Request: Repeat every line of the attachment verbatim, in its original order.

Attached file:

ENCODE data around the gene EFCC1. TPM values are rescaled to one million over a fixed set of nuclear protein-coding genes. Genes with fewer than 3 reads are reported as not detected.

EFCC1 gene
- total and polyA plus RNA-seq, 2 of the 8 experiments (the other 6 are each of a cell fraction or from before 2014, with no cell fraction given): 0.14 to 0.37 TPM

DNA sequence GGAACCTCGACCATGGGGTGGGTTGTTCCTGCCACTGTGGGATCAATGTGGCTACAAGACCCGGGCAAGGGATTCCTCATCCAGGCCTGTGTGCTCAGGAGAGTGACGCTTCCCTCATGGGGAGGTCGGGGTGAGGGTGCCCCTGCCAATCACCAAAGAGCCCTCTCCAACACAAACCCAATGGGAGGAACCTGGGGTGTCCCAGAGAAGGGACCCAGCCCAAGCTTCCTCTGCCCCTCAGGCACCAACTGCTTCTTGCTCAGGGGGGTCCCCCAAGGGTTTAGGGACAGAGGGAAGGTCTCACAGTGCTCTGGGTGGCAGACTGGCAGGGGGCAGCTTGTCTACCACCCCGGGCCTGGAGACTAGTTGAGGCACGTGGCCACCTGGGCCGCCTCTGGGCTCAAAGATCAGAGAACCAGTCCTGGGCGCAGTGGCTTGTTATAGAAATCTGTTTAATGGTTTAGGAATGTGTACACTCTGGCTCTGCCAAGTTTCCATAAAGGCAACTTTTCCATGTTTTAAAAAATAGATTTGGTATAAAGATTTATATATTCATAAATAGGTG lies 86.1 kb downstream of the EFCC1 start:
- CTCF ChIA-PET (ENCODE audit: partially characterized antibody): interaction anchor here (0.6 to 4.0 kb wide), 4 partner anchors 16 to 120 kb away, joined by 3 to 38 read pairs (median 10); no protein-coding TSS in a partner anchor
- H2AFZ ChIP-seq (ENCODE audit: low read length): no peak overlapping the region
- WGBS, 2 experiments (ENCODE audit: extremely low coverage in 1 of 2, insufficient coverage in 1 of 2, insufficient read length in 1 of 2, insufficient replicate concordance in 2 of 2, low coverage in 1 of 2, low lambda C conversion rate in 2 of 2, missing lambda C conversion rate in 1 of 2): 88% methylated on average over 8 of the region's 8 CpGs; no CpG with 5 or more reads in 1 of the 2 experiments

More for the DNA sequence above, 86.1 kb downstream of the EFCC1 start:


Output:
ENCODE data around the gene EFCC1. TPM values are rescaled to one million over a fixed set of nuclear protein-coding genes. Genes with fewer than 3 reads are reported as not detected.

EFCC1 gene
- total and polyA plus RNA-seq, 2 of the 8 experiments (the other 6 are each of a cell fraction or from before 2014, with no cell fraction given): 0.14 to 0.37 TPM

DNA sequence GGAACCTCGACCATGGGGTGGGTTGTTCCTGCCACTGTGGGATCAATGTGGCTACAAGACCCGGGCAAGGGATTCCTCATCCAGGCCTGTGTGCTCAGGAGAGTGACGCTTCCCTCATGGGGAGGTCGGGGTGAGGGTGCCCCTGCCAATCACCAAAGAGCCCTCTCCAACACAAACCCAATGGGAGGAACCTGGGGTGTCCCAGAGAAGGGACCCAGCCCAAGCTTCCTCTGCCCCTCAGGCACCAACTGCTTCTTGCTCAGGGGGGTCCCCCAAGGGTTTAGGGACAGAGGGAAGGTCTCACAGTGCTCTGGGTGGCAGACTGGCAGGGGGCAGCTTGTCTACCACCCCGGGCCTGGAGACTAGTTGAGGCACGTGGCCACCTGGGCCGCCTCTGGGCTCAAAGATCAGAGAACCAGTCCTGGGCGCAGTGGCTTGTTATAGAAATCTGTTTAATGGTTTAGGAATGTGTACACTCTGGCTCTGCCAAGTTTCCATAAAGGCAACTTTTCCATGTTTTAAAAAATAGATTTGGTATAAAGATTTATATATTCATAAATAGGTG lies 86.1 kb downstream of the EFCC1 start:
- CTCF ChIA-PET (ENCODE audit: partially characterized antibody): interaction anchor here (0.6 to 4.0 kb wide), 4 partner anchors 16 to 120 kb away, joined by 3 to 38 read pairs (median 10); no protein-coding TSS in a partner anchor
- H2AFZ ChIP-seq (ENCODE audit: low read length): no peak overlapping the region
- WGBS, 2 experiments (ENCODE audit: extremely low coverage in 1 of 2, insufficient coverage in 1 of 2, insufficient read length in 1 of 2, insufficient replicate concordance in 2 of 2, low coverage in 1 of 2, low lambda C conversion rate in 2 of 2, missing lambda C conversion rate in 1 of 2): 88% methylated on average over 8 of the region's 8 CpGs; no CpG with 5 or more reads in 1 of the 2 experiments

More for the DNA sequence above, 86.1 kb downstream of the EFCC1 start: